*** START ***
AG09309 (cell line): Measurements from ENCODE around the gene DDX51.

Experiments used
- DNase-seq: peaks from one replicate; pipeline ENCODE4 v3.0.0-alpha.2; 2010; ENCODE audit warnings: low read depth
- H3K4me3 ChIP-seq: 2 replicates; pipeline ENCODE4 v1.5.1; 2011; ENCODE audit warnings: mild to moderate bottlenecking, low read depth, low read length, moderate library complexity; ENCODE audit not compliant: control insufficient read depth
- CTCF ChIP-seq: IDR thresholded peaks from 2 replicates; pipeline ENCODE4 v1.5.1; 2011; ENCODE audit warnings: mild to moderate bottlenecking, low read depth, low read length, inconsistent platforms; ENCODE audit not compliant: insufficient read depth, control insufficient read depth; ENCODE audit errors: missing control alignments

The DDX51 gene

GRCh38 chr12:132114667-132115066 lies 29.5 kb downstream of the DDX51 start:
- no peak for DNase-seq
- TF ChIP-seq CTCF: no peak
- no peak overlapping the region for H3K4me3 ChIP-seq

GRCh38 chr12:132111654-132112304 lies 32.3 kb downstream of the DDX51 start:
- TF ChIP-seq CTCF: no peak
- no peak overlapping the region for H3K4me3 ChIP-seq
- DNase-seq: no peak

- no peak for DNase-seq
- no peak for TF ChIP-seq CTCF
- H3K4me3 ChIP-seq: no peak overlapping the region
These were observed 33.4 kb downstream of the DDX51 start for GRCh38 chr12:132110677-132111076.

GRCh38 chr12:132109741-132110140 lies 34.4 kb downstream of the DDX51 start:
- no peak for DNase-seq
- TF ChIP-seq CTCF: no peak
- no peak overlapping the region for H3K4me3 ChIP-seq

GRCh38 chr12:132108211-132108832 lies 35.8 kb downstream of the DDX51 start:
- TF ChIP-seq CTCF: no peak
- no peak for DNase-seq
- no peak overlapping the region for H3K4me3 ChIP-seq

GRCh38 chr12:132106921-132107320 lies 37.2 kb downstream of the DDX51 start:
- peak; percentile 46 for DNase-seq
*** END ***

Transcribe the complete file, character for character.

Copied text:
AG09309 (cell line): Measurements from ENCODE around the gene DDX51.

Experiments used
- DNase-seq: peaks from one replicate; pipeline ENCODE4 v3.0.0-alpha.2; 2010; ENCODE audit warnings: low read depth
- H3K4me3 ChIP-seq: 2 replicates; pipeline ENCODE4 v1.5.1; 2011; ENCODE audit warnings: mild to moderate bottlenecking, low read depth, low read length, moderate library complexity; ENCODE audit not compliant: control insufficient read depth
- CTCF ChIP-seq: IDR thresholded peaks from 2 replicates; pipeline ENCODE4 v1.5.1; 2011; ENCODE audit warnings: mild to moderate bottlenecking, low read depth, low read length, inconsistent platforms; ENCODE audit not compliant: insufficient read depth, control insufficient read depth; ENCODE audit errors: missing control alignments

The DDX51 gene

GRCh38 chr12:132114667-132115066 lies 29.5 kb downstream of the DDX51 start:
- no peak for DNase-seq
- TF ChIP-seq CTCF: no peak
- no peak overlapping the region for H3K4me3 ChIP-seq

GRCh38 chr12:132111654-132112304 lies 32.3 kb downstream of the DDX51 start:
- TF ChIP-seq CTCF: no peak
- no peak overlapping the region for H3K4me3 ChIP-seq
- DNase-seq: no peak

- no peak for DNase-seq
- no peak for TF ChIP-seq CTCF
- H3K4me3 ChIP-seq: no peak overlapping the region
These were observed 33.4 kb downstream of the DDX51 start for GRCh38 chr12:132110677-132111076.

GRCh38 chr12:132109741-132110140 lies 34.4 kb downstream of the DDX51 start:
- no peak for DNase-seq
- TF ChIP-seq CTCF: no peak
- no peak overlapping the region for H3K4me3 ChIP-seq

GRCh38 chr12:132108211-132108832 lies 35.8 kb downstream of the DDX51 start:
- TF ChIP-seq CTCF: no peak
- no peak for DNase-seq
- no peak overlapping the region for H3K4me3 ChIP-seq

GRCh38 chr12:132106921-132107320 lies 37.2 kb downstream of the DDX51 start:
- peak; percentile 46 for DNase-seq